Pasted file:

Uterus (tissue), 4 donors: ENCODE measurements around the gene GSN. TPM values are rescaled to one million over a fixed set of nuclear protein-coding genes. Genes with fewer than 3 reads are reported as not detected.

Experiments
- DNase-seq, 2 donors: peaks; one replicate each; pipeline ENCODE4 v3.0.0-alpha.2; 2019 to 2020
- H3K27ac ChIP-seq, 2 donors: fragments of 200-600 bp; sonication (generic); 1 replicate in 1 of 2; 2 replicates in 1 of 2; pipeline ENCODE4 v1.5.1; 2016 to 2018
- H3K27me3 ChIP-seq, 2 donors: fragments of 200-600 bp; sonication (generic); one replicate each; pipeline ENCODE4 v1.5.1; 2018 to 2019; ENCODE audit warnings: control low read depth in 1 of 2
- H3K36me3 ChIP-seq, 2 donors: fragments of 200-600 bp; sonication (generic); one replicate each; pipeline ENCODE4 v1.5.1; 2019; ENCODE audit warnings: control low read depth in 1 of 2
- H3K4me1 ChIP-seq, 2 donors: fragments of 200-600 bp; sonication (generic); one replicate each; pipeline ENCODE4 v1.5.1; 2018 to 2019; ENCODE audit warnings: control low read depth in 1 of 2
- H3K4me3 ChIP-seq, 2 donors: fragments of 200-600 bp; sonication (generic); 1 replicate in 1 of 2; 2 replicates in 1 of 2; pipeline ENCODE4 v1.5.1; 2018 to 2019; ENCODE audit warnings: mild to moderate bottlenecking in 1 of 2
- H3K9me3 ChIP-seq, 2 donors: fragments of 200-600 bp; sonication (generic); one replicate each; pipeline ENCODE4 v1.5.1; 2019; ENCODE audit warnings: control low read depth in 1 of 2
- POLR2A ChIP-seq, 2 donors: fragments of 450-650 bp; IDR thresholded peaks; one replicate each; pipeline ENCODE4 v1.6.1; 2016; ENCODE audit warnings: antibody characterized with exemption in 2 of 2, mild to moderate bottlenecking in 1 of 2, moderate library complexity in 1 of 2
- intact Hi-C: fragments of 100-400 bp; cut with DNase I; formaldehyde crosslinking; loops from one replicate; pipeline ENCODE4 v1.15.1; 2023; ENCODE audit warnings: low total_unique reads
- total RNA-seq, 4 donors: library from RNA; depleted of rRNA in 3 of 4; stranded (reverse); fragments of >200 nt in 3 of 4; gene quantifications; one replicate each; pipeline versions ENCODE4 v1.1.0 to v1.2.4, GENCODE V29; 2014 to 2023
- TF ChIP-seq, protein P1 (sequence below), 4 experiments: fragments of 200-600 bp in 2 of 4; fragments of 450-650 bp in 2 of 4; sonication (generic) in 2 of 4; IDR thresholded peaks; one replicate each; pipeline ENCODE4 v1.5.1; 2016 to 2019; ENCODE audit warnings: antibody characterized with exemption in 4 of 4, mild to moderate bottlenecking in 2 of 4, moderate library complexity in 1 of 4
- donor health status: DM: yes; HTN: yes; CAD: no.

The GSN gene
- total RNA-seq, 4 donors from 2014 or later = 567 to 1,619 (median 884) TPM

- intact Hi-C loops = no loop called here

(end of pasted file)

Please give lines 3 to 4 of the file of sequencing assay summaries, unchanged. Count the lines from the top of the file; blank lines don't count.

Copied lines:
- DNase-seq, 2 donors: peaks; one replicate each; pipeline ENCODE4 v3.0.0-alpha.2; 2019 to 2020
- H3K27ac ChIP-seq, 2 donors: fragments of 200-600 bp; sonication (generic); 1 replicate in 1 of 2; 2 replicates in 1 of 2; pipeline ENCODE4 v1.5.1; 2016 to 2018